Cigarette Taxes and the Black Market

Alexander-Hamilton-9326481-1-401Alexander Hamilton introduced the first federal excise tax on tobacco products in 1794, but it was not implemented until the 1860s. Smuggling to evade taxes has been around ever since.

We know that higher prices for cigarettes save lives and deter youth from starting to smoke.  Every 10 percent increase in cigarette prices reduces youth smoking by about seven percent and total cigarette consumption by about four percent. Cigarette tax evasion makes cigarettes cheaper and reduces the public health benefits of excise taxes, as well as deprives New York City and State of much-needed revenue.

In 2010, it was reported that cigarette smuggling cost states with high tobacco taxes about $5 billion in revenue that could have paid for schools, parks and day care centers.  And just as bad, smuggling makes cheap cigarettes more easily available to our youth.

Here in NY State, if all the taxes were collected, tens of thousands of smokers would quit rather than pay higher prices, and NY State revenues would dramatically increase. We believe that reducing cigarette smuggling would not only increase revenue, but also help to stop the tobacco epidemic.

If you track the trail of the black market for cigarettes, you’ll see that, not surprisingly, it flows from low-tax states to high-tax states, e.g., from Virginia ($.30 state tax) to New York ($4.35 state tax).  Cigarette smugglers sell them at a discount while still pocketing a very healthy profit that makes it well worth the risk of smuggling.  On top of the state tax, New York City levies its own excise tax of $1.50 per pack—making the Big Apple an enticing market for cigarette smugglers.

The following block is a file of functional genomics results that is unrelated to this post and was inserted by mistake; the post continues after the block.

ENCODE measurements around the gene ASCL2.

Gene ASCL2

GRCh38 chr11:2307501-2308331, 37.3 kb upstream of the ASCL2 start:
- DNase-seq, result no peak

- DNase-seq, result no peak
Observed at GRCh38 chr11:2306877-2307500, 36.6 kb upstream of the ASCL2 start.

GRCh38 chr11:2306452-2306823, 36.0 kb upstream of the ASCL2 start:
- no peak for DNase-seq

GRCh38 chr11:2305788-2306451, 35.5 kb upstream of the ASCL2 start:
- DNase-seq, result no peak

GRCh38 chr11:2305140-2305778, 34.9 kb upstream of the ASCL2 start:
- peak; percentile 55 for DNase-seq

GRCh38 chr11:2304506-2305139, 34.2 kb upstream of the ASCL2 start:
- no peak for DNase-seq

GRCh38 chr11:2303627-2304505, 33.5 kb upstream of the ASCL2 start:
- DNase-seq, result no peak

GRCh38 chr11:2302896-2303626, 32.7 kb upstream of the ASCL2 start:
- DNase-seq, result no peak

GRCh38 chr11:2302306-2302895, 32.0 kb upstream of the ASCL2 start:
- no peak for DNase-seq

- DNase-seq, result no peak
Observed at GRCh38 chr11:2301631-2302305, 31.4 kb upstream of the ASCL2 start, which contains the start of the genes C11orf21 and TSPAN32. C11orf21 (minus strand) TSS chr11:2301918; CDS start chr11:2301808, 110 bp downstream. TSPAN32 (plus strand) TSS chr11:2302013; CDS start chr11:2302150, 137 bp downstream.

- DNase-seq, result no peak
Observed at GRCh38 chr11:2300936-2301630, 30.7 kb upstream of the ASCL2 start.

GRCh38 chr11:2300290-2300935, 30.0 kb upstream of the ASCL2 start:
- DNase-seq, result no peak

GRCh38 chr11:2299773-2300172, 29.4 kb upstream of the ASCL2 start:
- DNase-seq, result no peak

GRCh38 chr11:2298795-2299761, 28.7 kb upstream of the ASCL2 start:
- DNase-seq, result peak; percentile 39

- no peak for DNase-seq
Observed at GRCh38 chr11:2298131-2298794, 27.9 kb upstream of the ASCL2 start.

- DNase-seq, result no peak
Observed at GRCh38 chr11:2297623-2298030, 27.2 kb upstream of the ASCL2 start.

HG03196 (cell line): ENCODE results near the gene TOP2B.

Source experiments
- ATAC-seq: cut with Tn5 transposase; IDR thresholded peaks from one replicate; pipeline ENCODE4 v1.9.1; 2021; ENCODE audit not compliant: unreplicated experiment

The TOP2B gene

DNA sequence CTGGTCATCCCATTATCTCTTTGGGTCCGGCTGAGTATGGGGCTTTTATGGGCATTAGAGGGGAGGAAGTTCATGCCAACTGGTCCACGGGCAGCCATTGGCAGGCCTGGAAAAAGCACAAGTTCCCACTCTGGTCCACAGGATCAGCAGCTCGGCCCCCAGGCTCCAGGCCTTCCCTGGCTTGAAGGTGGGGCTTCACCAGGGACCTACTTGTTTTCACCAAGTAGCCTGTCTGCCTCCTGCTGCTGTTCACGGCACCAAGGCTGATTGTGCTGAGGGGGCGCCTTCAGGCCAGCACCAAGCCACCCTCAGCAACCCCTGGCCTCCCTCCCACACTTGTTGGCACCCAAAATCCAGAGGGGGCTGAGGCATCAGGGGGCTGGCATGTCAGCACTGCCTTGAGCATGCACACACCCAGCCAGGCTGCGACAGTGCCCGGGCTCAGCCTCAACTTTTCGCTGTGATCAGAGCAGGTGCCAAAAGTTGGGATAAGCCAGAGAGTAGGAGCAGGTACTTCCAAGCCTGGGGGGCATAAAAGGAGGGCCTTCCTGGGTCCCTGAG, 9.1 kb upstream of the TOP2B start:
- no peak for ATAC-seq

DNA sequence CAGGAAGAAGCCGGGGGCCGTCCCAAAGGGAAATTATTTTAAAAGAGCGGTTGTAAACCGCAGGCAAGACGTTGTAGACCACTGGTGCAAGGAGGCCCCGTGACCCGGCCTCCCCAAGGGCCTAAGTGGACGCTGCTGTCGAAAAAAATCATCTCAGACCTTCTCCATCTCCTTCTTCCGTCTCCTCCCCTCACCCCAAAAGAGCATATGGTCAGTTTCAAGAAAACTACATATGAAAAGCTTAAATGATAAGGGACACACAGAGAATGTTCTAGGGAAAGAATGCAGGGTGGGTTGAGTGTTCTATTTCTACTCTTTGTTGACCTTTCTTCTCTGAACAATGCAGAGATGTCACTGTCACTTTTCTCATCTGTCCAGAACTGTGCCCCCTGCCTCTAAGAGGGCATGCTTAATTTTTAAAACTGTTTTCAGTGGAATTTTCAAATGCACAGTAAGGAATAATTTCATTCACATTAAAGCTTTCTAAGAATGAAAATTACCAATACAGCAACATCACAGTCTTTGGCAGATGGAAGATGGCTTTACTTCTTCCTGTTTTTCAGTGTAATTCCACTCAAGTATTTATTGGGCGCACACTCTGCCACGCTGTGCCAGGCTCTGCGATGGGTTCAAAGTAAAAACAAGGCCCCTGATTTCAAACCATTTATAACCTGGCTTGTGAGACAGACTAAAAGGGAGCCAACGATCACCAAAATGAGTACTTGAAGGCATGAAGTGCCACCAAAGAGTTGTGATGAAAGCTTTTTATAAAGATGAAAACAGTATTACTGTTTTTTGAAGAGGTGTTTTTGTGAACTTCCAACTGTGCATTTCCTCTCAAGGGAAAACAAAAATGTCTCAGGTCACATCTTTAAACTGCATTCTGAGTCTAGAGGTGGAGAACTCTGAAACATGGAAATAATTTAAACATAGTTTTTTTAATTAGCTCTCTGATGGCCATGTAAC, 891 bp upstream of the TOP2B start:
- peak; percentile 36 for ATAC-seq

We need to take measures to increase penalties for retailers who evade tobacco taxes or sell cigarettes without a license.  We also need to stop discounts and set a price floor for a pack of cigarettes, ensuring that cheaper cigarettes stay out of the hands of our youth.  The rampant tax evasion that exists in New York State undermines the whole point of higher taxes—to deter youth from smoking and reduce the number of cigarettes that are smoked.

Fortunately, New York City is taking steps to combat tax evasion and reduce youth access and addiction to tobacco products.  The City Council is considering bills to:

  1. ban the display of tobacco products;
  2. impose steep fines and revoke licenses to sell Lotto and cigarettes for the sale, possession, or concealment of untaxed or counterfeit cigarettes;
  3. create a minimum price of $10.50 per pack;
  4. increase civil and criminal penalties for the possession of counterfeit and untaxed cigarettes; and
  5. make it easier for officials to seize contraband.

Some in the small business community have concerns about the proposed legislation.

bodega-ads-Norwood-NewsLast week, Crain’s NY Business reported on a “Save Our Stores” coalition that proudly declares on its website that it is funded by Big Tobacco.  We spoke to Zulay Mateo, the Executive Director of the Bodega Association of the U.S.A., a new member of the coalition, who claims to have 600 active members in NYC.

The “Save Our Stores” coalition argues that the proposed tobacco control measures will increase smuggling and small businesses will lose business, forcing them to cut jobs.

But studies have shown that’s not the case.  Other countries have instituted a tobacco product display ban, and stores did not lose business.  And the proposed pricing legislation doesn’t just create a price floor for a pack of cigarettes ($10.50 per pack), but it will make smuggling far less profitable.

The proposed legislation will not hurt bodegas or any other retailer; rather, it will level the playing field for those honest retailers who don’t sell smuggled cigarettes and play by the rules.

And it will help our kids be healthier.  That’s a win-win.